LEVITT: When you have so many ideas, how do you know in the end which ones are good and bad? Obviously, you can only pursue a trivial share of what you come up with.

MULLAINATHAN: That’s what I struggle with the most. If you have answers to that, Steve. I’m drawn to people who have such good judgment, their ability to just say, this is the right thing to work on. I’ve tried to really understand what makes these people good at what they do. Some of them are great C.E.O.s, for example. They’re not necessarily creative people. They’re just people who know how to look at a lot of different things and say — number 14, that’s what we’re going to do. I find that such an amazing trait. So amazing. I wish I had that skill. 

LEVITT: The only advice I have on that is to have a cooling off period, that the moment an idea pops in my head, it is always the best idea I’ve ever had. And sometimes it takes only 30 seconds, but sometimes it can take a week or so. I do best if I have a plethora of ideas. If I have a big backlog of ideas —.

MULLAINATHAN: Oh, I love it. 

LEVITT: So that any new idea goes to the bottom of the list. 

MULLAINATHAN: I love it. It reminds me a little about what you said about re-reading Scarcity. Cause when you were saying that I was thinking, “I have this experience myself with things I’ve written.” Like I’m going back and reading it, I’m like, “What is this thing? Who wrote this? Oh, wait, that’s me.” And so this happens with ideas too. If I write them down And you come back to it like two weeks later. It’s awesome. Cause it feels alien. It’s no longer your idea. Did you ever see the Seinfeld episode where he wakes up in the middle of the night and he writes down this joke and he’s convinced it’s the most hilarious thing ever? And the entire episode involves him taking this piece of paper and asking people, what does this say? Cause he’s convinced he has the best joke ever written on this piece of paper. And the end of the episode involves him figuring it out and it is something super inane. And he’s like, sh*t. And I think this cooling off period, exactly captures that. A lot of this stuff you think is great, even three days later is not so exciting. 

LEVITT: On the flip side of that. I was working on a paper with a professor at Yale, Ian Ayres, and I sent him a draft of the paper. He sends me back his version of the paper. It is so terribly written. I cannot believe it. He has taken an incredible paper and made it unreadable. So I’m like, “Oh God, I’m just going to go back to the version I wrote, that I had printed out. I’m going to re-type this whole thing in.” And I went back to it — he had changed four words in the entire thing. The terrible writing was all my own and it was shocking to me. I had this self-perception I knew how to write, which I’ve been much more humble about ever since. 

MULLAINATHAN: That is great. That is terrific. 

LEVITT: Is there any research you’ve done, ideas you’ve had that you think are really important, but just got ignored for some reason?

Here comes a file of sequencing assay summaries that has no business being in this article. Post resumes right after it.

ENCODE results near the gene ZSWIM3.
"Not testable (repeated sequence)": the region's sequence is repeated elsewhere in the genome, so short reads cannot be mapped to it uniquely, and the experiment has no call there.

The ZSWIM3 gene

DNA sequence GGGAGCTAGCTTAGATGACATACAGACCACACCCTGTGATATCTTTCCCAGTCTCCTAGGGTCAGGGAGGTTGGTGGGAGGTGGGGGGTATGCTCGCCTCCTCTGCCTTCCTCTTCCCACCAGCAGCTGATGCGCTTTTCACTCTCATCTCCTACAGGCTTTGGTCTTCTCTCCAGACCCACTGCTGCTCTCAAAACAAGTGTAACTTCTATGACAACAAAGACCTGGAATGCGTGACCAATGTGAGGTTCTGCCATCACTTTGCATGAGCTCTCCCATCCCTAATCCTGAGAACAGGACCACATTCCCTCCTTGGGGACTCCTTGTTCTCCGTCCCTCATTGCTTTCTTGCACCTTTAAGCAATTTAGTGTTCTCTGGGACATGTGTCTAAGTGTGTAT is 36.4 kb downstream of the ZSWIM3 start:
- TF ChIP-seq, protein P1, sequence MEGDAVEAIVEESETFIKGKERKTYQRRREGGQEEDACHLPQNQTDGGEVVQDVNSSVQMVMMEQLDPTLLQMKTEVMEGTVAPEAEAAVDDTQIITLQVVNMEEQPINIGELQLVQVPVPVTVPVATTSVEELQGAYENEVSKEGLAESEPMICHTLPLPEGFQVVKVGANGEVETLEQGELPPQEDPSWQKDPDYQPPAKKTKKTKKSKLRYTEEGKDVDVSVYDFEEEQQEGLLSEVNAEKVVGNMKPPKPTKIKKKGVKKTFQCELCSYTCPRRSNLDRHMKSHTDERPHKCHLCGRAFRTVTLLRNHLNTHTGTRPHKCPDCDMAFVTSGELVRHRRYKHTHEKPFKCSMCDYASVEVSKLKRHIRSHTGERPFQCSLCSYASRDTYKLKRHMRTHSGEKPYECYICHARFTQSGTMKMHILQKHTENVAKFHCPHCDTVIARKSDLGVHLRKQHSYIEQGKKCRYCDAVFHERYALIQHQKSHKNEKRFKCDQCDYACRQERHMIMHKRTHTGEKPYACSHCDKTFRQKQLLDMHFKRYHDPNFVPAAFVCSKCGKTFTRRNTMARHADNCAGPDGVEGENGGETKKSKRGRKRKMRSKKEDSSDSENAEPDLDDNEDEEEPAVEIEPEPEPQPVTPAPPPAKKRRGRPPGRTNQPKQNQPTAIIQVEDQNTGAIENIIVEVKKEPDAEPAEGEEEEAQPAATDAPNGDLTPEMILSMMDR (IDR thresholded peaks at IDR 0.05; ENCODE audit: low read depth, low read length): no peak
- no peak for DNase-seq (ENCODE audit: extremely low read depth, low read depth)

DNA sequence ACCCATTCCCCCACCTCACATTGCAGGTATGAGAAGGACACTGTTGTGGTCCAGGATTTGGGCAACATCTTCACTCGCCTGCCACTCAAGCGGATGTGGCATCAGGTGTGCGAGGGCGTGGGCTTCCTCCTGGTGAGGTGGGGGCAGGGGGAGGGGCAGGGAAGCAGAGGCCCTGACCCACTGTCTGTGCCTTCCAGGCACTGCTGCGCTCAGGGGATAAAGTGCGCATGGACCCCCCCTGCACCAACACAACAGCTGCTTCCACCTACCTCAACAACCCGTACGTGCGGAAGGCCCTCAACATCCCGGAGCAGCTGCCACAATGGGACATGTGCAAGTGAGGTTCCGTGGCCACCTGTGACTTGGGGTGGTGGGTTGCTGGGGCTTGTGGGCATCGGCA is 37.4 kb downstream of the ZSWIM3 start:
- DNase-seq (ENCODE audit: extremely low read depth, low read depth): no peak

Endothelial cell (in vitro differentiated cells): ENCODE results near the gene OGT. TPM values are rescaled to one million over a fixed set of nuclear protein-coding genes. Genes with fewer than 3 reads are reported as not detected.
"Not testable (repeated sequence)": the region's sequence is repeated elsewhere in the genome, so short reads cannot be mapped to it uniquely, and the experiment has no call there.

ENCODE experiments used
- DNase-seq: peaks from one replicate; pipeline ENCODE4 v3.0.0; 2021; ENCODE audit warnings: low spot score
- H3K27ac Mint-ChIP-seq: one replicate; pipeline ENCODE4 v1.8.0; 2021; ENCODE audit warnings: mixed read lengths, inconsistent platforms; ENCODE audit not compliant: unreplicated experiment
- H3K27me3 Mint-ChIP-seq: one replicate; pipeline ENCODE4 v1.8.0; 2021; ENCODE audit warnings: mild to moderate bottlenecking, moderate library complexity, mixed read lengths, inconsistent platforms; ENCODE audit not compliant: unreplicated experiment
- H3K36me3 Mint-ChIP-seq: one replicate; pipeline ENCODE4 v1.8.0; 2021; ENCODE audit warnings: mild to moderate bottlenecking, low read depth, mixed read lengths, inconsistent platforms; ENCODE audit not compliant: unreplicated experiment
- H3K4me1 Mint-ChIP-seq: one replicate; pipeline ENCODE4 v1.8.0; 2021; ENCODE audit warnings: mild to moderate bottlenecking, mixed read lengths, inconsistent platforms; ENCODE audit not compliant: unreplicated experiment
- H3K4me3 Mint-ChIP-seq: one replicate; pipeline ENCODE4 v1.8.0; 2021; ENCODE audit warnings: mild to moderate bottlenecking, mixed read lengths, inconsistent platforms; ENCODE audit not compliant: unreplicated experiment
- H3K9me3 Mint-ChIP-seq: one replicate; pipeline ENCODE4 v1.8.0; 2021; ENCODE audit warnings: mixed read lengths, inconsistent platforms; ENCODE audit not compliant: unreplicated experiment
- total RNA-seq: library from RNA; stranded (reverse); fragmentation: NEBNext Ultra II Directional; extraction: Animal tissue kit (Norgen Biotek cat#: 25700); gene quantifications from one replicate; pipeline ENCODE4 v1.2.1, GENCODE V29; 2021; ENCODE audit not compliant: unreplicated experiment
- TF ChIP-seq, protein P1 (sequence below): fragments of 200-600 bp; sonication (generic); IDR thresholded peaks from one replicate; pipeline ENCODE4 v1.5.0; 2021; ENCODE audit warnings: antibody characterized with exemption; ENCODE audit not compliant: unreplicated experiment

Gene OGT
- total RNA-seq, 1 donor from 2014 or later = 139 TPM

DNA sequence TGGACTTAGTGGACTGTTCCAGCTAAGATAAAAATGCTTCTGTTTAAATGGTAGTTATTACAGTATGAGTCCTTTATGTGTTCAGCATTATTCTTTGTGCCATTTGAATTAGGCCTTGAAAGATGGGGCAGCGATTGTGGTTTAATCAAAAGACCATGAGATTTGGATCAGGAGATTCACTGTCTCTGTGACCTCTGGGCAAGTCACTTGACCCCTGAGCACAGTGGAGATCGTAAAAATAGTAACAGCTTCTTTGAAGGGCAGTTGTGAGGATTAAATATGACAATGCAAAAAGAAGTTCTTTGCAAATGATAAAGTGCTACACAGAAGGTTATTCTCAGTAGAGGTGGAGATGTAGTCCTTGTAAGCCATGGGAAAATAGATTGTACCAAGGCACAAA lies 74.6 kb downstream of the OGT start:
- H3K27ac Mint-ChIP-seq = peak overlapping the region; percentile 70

MULLAINATHAN: This is a good question. Let me flip this around a little bit and talk about a paper that I did about five years ago that I don’t think it was ignored, but these days, I just think a lot about this paper and I’ve been trying to understand it. So in some sense, I’m as guilty of ignoring this paper as anyone else. This is a paper about a youth violence-prevention program in Chicago. The program was called Becoming a Man. Kids would get together once a week. They would talk in this sort of group sessions, and kids were randomized into this program. What you found was even a year or two later, much lower arrest-rates and much higher education-performance, just from getting together and talking with this counselor. Which as you know, very few programs do anything. How did this thing work? And since then there’ve been other randomized control trials of similar programs. Even three to four years out, people were finding big effects. All of these programs go under the title, which I truly dislike — it’s called cognitive behavioral therapy. Everything about it is terrible, including the word therapy, as if these kids need some therapy. And so, one thing I’ve been thinking about is, “What on Earth is this program doing?” And as you dig into what they’re doing, it’s actually just teaching kids to be better at thinking. To just reason better. And even though lots of people claim to teach you to think, really, we don’t have many successes of teaching people to think better. And if that’s what this program is doing, it’s an astonishing success because it’s not only teaching kids to think better it’s teaching kids in the most dangerous South Side schools to think better and help them avoid getting arrested and committing crimes. It’s the equivalent of, I think, penicillin and finding it on a piece of bread. We found some way of helping people reason about the world and one of the experiments there is just so awesome. They basically bring the kids in, they line them up in pairs and they say, “Okay, half of you are given a ball.” Now, again, these are like, adolescent teenage boys from somewhat rough neighborhoods. Okay. So, they give half of them the ball, they say to the other one, “Your job is to get the ball from this kid. And the only rule is there are no rules go to it.” They blow the whistle. The kids are grabbing and like pulling. It’s like, crazy. After about three minutes of this business, they blow the whistle again and they say, “Okay, how many of you managed to get the ball?” It turns out almost nobody gets the ball because if somebody’s gripping a ball and they don’t want to give it, it’s very hard. So they say, “Okay, fine. You didn’t get the ball.” And they say, “How many of you asked for the ball?” Like stunned silence. Obviously none of them asked for the ball. And of course, sheepishly, someone will say, “I didn’t ask, but he wouldn’t have given it any way.” I said, “Okay, let’s turn to one of the kids with the ball. If you were asked for the ball, would you have given it?” He’s like, “Just a f*cking ball. Of course I would have given it. I’m not a maniac. What do I care?” And in that moment, the kids realize they just immediately dove in, but they didn’t step back and say, “What are my options in this situation? And which one kind of gets me to where I want?” And a lot of the teaching points in these classes are like this. It’s — we’re not telling you what’s right or wrong. We’re going to get you to slow down your thought process and become better at the process of thinking. And if I had only heard all of this, I’d be like, “Yeah, sounds good. But how is this ever really going to work?” But you see the outcome data and you’re like, “Holy cow, it actually is working.” So that study I remain, especially in the last few years. I’m like, “Oh, I have to really understand what’s happening here because if we can get it, distill it, and scale it, that seems like it could have really huge effects.”